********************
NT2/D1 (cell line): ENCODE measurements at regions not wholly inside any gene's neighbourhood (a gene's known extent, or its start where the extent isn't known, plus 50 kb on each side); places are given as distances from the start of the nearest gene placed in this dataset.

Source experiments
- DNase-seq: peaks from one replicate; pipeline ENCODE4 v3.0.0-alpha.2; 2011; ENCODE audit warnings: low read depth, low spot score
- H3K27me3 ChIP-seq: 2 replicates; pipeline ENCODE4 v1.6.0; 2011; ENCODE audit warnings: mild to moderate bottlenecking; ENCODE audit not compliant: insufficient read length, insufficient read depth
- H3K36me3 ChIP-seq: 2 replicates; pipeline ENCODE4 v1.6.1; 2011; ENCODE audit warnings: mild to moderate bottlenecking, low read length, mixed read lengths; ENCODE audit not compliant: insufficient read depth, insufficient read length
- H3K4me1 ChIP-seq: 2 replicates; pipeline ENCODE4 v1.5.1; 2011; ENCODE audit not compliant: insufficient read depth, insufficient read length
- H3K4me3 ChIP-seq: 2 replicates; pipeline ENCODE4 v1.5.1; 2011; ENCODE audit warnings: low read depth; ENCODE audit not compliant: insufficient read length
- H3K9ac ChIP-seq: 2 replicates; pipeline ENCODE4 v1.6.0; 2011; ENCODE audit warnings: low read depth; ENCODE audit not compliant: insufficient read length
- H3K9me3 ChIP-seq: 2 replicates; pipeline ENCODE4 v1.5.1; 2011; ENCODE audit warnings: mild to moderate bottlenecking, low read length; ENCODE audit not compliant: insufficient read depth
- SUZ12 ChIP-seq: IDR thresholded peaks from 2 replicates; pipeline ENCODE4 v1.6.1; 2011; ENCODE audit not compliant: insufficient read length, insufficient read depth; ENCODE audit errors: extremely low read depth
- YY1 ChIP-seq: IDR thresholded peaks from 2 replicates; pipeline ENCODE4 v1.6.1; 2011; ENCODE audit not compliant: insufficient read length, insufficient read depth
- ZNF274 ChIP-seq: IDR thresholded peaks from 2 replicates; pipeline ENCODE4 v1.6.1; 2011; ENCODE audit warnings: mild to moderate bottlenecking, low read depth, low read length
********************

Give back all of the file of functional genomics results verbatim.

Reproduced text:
NT2/D1 (cell line): ENCODE measurements at regions not wholly inside any gene's neighbourhood (a gene's known extent, or its start where the extent isn't known, plus 50 kb on each side); places are given as distances from the start of the nearest gene placed in this dataset.

Source experiments
- DNase-seq: peaks from one replicate; pipeline ENCODE4 v3.0.0-alpha.2; 2011; ENCODE audit warnings: low read depth, low spot score
- H3K27me3 ChIP-seq: 2 replicates; pipeline ENCODE4 v1.6.0; 2011; ENCODE audit warnings: mild to moderate bottlenecking; ENCODE audit not compliant: insufficient read length, insufficient read depth
- H3K36me3 ChIP-seq: 2 replicates; pipeline ENCODE4 v1.6.1; 2011; ENCODE audit warnings: mild to moderate bottlenecking, low read length, mixed read lengths; ENCODE audit not compliant: insufficient read depth, insufficient read length
- H3K4me1 ChIP-seq: 2 replicates; pipeline ENCODE4 v1.5.1; 2011; ENCODE audit not compliant: insufficient read depth, insufficient read length
- H3K4me3 ChIP-seq: 2 replicates; pipeline ENCODE4 v1.5.1; 2011; ENCODE audit warnings: low read depth; ENCODE audit not compliant: insufficient read length
- H3K9ac ChIP-seq: 2 replicates; pipeline ENCODE4 v1.6.0; 2011; ENCODE audit warnings: low read depth; ENCODE audit not compliant: insufficient read length
- H3K9me3 ChIP-seq: 2 replicates; pipeline ENCODE4 v1.5.1; 2011; ENCODE audit warnings: mild to moderate bottlenecking, low read length; ENCODE audit not compliant: insufficient read depth
- SUZ12 ChIP-seq: IDR thresholded peaks from 2 replicates; pipeline ENCODE4 v1.6.1; 2011; ENCODE audit not compliant: insufficient read length, insufficient read depth; ENCODE audit errors: extremely low read depth
- YY1 ChIP-seq: IDR thresholded peaks from 2 replicates; pipeline ENCODE4 v1.6.1; 2011; ENCODE audit not compliant: insufficient read length, insufficient read depth
- ZNF274 ChIP-seq: IDR thresholded peaks from 2 replicates; pipeline ENCODE4 v1.6.1; 2011; ENCODE audit warnings: mild to moderate bottlenecking, low read depth, low read length